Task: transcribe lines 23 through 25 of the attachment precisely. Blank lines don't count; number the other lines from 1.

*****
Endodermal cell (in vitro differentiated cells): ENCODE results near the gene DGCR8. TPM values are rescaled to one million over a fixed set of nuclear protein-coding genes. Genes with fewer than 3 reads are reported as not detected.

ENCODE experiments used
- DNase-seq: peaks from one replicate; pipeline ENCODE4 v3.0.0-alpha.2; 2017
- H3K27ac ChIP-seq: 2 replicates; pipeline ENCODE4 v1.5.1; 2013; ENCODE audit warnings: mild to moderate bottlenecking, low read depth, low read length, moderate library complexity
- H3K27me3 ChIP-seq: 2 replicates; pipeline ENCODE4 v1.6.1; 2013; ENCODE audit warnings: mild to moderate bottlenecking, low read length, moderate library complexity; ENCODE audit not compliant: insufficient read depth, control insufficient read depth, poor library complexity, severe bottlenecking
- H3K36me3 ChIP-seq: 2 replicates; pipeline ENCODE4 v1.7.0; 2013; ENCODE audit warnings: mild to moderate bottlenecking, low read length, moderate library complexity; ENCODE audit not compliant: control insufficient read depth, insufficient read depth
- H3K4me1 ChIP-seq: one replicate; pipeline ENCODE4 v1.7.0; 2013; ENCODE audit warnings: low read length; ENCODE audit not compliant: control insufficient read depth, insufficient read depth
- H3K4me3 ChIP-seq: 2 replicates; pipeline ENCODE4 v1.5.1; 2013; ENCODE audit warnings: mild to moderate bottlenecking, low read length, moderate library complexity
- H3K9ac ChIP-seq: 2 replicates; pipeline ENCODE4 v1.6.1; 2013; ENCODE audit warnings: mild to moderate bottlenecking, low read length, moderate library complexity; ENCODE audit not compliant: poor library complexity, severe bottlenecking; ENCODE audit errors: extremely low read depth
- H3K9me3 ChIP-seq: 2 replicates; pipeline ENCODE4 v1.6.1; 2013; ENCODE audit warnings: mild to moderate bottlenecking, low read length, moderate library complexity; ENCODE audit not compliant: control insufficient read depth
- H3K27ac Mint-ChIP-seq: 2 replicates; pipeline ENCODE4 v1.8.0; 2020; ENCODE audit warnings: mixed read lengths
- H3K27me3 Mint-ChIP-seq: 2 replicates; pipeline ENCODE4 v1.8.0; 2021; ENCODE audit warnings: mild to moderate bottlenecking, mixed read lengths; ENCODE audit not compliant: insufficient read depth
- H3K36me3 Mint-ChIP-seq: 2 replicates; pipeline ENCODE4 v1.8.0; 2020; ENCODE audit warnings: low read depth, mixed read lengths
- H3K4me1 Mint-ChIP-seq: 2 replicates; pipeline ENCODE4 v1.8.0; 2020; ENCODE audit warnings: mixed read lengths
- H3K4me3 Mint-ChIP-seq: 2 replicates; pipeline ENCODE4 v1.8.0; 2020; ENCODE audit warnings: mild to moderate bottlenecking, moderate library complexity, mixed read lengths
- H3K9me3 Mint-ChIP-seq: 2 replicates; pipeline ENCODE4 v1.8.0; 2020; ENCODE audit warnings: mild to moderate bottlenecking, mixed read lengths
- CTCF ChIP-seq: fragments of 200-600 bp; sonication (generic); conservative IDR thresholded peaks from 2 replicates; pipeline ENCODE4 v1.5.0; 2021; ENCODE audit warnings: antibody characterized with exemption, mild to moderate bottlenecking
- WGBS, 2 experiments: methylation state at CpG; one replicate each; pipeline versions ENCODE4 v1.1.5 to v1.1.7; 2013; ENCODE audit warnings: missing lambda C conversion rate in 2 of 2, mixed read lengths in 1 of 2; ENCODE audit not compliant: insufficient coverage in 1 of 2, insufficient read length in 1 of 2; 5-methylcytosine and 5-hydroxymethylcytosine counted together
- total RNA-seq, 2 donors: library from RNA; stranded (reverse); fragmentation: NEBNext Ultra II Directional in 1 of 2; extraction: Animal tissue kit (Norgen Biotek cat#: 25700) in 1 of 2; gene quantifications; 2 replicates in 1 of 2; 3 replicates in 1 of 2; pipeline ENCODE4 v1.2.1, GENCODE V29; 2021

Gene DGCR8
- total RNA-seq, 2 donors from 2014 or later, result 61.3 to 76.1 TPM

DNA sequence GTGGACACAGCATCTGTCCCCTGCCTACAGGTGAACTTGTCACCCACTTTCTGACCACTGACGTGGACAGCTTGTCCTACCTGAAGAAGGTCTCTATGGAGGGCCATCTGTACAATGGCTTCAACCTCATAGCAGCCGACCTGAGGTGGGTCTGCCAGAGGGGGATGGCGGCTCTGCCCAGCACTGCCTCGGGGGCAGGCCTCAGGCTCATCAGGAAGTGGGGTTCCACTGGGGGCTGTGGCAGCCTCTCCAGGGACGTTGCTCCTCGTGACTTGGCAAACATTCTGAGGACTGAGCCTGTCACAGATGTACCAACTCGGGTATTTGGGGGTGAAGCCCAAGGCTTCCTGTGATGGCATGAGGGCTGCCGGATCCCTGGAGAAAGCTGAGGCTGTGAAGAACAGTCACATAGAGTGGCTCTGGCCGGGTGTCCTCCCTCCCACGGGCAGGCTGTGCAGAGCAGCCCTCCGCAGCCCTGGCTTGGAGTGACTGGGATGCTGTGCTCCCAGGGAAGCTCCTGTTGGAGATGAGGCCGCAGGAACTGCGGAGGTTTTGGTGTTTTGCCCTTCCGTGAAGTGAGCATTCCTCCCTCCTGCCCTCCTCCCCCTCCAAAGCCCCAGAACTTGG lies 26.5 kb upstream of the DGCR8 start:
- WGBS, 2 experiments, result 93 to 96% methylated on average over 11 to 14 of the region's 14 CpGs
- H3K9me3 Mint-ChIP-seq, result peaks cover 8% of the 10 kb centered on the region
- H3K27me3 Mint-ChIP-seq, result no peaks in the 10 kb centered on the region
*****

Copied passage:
- WGBS, 2 experiments, result 93 to 96% methylated on average over 11 to 14 of the region's 14 CpGs
- H3K9me3 Mint-ChIP-seq, result peaks cover 8% of the 10 kb centered on the region
- H3K27me3 Mint-ChIP-seq, result no peaks in the 10 kb centered on the region